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How to detect a spam/virus email
  • By Dom Haughton

    IT Manager

Spam email is something which we all receive, most days, and can’t really avoid or stop it. Determining what is and isn’t spam is sometimes difficult, so I’ve put together a very simple guide to help the non-spam spotters amongst you. Below explains what you can look at to make sure that you don’t interact with an email which isn’t legitimate.

spam mail
  1.  Name – Do you know this person?
  2.  Email Address – Is the email address the same as the person who is sending the mail?
  3.  Email Body – Does it make sense? Not everybody can write well, but this makes no sense.
  4.  Clickable Link/Attachment – It’s asking you to click a link, if an unsolicited email is asking you to click a link or download a file that you’re not expecting then it’s likely a spam/virus email.

If you hover over a link it will pop up and show you the target – does this look legitimate to you? The below example is linking to what looks like a Russian site about Dieting and doesn’t reference the email anywhere.

spammy email

You could receive an email from Joe Bloggs <> saying you owe him £1000. He’s attached an invoice for you to view and a “secure” link to pay the bill.

My thought process is as follows:

  1.  You can see that the name doesn’t match the email address which the email came from – Red Flag (Usually Joe Blogs would have his name in his business email, right? Question why Joe is sending from Alan’s address – sketchy.)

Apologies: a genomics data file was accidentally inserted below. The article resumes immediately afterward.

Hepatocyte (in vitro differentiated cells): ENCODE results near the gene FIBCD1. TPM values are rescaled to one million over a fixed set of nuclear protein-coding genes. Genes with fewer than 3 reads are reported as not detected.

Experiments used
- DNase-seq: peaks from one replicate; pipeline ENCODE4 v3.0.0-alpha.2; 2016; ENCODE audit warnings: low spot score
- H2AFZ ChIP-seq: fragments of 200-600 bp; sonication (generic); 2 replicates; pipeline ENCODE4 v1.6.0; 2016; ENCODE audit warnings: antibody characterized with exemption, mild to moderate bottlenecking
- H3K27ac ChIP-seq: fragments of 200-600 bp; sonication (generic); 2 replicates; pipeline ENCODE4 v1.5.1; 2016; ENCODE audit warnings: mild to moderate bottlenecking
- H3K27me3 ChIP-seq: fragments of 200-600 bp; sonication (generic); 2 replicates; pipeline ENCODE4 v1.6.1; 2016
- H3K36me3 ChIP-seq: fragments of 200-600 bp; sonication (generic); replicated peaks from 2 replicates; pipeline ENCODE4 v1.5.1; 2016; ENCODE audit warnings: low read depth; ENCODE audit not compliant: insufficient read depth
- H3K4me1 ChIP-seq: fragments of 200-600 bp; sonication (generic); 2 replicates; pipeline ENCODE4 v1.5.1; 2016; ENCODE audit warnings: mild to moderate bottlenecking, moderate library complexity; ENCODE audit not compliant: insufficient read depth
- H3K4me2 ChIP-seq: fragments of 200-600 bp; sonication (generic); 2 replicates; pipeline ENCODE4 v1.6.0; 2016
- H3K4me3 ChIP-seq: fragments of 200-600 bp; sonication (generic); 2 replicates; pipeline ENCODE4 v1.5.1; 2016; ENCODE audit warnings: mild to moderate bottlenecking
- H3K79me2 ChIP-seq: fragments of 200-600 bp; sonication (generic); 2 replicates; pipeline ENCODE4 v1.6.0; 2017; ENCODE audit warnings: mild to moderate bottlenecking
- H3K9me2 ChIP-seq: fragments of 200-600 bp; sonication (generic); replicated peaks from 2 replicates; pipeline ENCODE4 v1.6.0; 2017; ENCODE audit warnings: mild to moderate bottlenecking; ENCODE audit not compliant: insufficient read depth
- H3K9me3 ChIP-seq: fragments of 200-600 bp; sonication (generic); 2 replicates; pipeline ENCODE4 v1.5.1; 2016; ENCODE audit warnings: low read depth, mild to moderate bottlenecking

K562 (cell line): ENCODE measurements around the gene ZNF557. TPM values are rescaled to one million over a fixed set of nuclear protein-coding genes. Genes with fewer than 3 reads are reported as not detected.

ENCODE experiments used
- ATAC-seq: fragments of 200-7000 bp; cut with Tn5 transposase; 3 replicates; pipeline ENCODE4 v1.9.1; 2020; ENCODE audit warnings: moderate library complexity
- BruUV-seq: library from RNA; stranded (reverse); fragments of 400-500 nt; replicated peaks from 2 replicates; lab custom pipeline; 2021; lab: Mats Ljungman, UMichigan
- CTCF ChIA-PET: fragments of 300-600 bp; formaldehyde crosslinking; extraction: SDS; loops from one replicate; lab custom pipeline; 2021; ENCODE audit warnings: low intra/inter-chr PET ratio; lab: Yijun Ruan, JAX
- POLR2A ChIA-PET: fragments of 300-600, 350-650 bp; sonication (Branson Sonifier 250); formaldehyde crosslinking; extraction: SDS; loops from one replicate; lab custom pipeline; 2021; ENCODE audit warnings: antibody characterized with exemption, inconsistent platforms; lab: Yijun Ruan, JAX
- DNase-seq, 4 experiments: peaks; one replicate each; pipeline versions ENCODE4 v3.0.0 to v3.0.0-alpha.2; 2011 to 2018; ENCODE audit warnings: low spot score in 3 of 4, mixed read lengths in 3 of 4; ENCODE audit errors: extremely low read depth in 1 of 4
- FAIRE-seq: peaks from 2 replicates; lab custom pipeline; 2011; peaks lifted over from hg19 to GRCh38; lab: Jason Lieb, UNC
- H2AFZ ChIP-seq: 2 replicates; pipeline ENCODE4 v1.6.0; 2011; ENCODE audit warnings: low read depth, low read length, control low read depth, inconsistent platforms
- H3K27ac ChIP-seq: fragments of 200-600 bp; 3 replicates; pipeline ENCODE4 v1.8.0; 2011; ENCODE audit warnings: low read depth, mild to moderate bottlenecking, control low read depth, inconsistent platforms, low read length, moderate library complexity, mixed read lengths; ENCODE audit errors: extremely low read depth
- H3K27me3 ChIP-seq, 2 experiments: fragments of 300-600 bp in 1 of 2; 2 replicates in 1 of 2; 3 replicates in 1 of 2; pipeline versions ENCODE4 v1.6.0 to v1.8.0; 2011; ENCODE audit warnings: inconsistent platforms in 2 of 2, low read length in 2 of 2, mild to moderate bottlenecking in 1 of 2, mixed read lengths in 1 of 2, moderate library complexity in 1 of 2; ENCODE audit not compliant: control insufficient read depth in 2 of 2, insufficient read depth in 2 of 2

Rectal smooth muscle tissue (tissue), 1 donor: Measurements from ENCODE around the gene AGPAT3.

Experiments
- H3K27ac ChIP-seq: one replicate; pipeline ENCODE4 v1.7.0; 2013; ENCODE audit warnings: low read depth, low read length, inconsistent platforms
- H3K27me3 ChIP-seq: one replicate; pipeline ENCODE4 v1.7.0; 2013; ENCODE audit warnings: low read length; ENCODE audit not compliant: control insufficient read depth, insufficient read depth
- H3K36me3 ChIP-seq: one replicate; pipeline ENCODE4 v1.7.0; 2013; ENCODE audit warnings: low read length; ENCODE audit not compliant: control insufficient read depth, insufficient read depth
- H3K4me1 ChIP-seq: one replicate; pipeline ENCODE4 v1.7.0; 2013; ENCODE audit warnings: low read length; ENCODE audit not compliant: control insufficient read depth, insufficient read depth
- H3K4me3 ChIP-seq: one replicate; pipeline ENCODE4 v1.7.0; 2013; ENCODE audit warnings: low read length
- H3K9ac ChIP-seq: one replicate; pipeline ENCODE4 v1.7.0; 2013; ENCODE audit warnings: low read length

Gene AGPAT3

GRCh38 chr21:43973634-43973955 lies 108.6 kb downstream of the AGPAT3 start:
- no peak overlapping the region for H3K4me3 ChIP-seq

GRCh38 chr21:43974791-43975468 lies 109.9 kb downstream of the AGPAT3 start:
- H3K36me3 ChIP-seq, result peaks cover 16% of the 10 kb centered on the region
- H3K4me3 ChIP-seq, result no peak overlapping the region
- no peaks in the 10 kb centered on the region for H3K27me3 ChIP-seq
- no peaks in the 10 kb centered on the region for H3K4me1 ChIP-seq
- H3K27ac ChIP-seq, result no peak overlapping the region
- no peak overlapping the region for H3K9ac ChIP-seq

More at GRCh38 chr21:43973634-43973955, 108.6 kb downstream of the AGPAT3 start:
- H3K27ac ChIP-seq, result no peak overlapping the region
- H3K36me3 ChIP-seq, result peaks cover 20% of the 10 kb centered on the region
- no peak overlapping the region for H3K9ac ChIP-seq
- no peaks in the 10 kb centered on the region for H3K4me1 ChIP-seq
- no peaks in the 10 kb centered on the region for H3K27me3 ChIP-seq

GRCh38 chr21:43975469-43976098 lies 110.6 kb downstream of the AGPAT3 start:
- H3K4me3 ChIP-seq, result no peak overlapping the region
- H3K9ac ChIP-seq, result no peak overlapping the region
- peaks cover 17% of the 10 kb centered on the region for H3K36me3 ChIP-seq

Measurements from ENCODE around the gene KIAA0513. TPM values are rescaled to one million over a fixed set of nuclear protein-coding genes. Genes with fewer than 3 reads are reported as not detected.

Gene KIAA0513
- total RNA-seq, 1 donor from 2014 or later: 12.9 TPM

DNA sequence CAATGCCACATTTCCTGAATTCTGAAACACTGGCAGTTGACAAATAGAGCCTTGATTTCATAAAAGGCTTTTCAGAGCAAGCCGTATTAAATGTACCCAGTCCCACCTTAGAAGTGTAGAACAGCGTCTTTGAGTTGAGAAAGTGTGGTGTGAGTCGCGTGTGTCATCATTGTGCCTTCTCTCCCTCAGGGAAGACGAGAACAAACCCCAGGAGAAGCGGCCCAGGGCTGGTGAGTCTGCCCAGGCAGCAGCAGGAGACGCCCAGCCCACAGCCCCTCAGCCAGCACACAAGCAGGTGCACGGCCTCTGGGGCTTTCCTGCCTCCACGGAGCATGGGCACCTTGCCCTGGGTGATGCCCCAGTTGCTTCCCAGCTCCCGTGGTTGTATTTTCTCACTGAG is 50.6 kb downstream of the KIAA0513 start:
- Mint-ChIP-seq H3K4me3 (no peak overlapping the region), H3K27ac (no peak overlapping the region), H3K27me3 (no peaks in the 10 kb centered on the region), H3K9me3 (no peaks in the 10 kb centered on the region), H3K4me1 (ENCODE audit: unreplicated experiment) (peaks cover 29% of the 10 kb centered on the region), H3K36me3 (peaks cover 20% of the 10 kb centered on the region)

2.  The domain ends in something unfamiliar (.cn, .cz, .xyz). Should you be receiving an email from China? No. – Red Flag (If you’re dealing with somebody from China you’ll know their email address and it won’t be a random email)
  3.  Do you owe somebody called Joe Bloggs £1000? – Probably not – Red Flag (By this point, you should know that this email is spam.)
  4.  It has a file attachment – Red Flag (Are you expecting a file from somebody called Joe Bloggs? Is it an invoice for £1000? If not, why open it? – Curiosity killed the Computer).
  5.  It has a link to pay Joe – Red Flag (Again, you don’t owe Joe any money so why would you click the link to pay him?)

If you are unsure about whether an its a spam email or not. Take a screen shot and send it to your IT department, its always better to be safe rather than sorry.

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